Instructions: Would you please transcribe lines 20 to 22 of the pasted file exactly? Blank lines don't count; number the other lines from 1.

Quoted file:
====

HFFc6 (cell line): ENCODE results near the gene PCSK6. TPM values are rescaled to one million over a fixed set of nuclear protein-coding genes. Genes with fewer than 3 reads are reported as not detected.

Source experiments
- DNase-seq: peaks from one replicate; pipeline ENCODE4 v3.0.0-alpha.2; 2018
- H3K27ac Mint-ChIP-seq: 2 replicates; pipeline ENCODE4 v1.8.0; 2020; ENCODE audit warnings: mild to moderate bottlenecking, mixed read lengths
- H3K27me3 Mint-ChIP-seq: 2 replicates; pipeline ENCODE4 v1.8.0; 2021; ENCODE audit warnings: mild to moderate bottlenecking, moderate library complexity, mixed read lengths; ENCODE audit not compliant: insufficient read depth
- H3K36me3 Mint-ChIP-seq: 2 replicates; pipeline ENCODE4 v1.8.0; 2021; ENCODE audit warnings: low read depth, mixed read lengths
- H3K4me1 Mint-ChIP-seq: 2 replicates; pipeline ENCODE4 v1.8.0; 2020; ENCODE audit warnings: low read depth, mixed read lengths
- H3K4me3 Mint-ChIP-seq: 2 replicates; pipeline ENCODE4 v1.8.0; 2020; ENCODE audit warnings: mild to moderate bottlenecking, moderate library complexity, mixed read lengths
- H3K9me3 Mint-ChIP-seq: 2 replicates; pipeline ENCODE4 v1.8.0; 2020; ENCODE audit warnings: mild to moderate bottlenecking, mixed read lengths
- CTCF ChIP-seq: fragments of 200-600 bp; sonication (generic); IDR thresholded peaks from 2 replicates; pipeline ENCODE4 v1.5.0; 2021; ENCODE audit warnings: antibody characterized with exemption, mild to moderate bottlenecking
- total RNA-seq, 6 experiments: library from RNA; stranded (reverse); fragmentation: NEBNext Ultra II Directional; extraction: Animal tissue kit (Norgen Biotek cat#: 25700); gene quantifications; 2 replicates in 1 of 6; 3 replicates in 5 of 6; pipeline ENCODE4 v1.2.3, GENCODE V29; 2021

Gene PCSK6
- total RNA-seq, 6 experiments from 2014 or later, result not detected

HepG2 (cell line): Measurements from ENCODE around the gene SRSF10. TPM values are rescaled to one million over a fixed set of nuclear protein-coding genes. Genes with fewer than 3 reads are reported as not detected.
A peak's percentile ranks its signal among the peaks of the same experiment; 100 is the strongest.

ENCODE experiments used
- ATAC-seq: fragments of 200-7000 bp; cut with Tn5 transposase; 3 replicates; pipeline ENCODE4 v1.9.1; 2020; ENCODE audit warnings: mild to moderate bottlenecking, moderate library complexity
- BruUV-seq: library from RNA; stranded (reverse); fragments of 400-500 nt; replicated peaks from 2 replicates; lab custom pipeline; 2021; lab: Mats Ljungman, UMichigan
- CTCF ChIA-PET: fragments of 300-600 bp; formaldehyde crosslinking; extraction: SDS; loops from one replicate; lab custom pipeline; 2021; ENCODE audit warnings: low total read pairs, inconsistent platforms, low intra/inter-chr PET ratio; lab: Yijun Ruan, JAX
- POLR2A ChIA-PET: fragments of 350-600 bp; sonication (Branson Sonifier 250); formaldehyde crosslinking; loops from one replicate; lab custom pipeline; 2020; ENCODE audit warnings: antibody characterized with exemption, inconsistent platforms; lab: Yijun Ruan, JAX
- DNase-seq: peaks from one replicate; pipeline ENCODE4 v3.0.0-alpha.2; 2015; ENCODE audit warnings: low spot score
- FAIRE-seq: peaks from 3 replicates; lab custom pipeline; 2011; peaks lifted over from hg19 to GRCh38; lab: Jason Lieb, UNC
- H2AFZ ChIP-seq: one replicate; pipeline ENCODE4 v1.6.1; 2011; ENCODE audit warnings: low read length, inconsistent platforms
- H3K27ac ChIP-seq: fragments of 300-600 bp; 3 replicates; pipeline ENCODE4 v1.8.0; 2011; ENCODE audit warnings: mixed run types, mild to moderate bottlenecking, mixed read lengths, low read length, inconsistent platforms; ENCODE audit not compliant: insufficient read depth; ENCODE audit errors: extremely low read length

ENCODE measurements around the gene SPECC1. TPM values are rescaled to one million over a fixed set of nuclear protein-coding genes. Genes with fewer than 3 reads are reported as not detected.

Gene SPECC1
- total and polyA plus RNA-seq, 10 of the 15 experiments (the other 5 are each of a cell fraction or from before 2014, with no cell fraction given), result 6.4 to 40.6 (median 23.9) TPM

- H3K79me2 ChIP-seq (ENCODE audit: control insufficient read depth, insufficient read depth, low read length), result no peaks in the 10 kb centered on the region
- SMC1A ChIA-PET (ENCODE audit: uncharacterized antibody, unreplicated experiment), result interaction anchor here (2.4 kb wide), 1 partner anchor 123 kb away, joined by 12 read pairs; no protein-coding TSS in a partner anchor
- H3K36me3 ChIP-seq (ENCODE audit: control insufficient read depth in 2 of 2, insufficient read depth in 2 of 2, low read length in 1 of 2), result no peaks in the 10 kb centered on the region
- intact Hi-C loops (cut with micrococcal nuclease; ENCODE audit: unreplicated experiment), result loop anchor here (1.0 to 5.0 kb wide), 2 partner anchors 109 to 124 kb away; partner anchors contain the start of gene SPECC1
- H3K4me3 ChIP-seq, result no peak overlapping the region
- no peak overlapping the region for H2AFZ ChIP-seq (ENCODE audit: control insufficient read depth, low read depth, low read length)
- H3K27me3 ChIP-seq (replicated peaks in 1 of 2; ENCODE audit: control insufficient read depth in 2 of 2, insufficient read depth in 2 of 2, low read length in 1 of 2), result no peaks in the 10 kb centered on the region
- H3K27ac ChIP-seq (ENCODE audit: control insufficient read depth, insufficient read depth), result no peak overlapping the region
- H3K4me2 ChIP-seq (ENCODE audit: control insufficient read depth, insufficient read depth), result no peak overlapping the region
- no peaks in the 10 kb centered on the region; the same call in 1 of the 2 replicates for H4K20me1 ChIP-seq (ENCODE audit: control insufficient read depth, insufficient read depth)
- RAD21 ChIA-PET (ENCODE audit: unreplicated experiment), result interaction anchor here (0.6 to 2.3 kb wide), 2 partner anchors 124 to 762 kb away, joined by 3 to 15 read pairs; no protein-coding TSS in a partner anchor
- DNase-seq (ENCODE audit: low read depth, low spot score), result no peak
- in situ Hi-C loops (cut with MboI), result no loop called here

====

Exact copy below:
- POLR2A ChIA-PET: fragments of 350-600 bp; sonication (Branson Sonifier 250); formaldehyde crosslinking; loops from one replicate; lab custom pipeline; 2020; ENCODE audit warnings: antibody characterized with exemption, inconsistent platforms; lab: Yijun Ruan, JAX
- DNase-seq: peaks from one replicate; pipeline ENCODE4 v3.0.0-alpha.2; 2015; ENCODE audit warnings: low spot score
- FAIRE-seq: peaks from 3 replicates; lab custom pipeline; 2011; peaks lifted over from hg19 to GRCh38; lab: Jason Lieb, UNC